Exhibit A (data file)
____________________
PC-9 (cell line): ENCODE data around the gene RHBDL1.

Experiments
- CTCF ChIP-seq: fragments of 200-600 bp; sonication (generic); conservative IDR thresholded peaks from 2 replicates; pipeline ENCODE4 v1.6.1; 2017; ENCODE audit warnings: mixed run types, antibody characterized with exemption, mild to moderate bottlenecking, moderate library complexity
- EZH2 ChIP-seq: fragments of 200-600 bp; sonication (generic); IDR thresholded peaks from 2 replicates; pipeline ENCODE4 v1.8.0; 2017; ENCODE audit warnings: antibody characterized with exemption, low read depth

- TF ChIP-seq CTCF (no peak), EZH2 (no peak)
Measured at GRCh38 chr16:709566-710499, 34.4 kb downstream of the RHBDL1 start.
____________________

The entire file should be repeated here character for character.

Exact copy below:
PC-9 (cell line): ENCODE data around the gene RHBDL1.

Experiments
- CTCF ChIP-seq: fragments of 200-600 bp; sonication (generic); conservative IDR thresholded peaks from 2 replicates; pipeline ENCODE4 v1.6.1; 2017; ENCODE audit warnings: mixed run types, antibody characterized with exemption, mild to moderate bottlenecking, moderate library complexity
- EZH2 ChIP-seq: fragments of 200-600 bp; sonication (generic); IDR thresholded peaks from 2 replicates; pipeline ENCODE4 v1.8.0; 2017; ENCODE audit warnings: antibody characterized with exemption, low read depth

- TF ChIP-seq CTCF (no peak), EZH2 (no peak)
Measured at GRCh38 chr16:709566-710499, 34.4 kb downstream of the RHBDL1 start.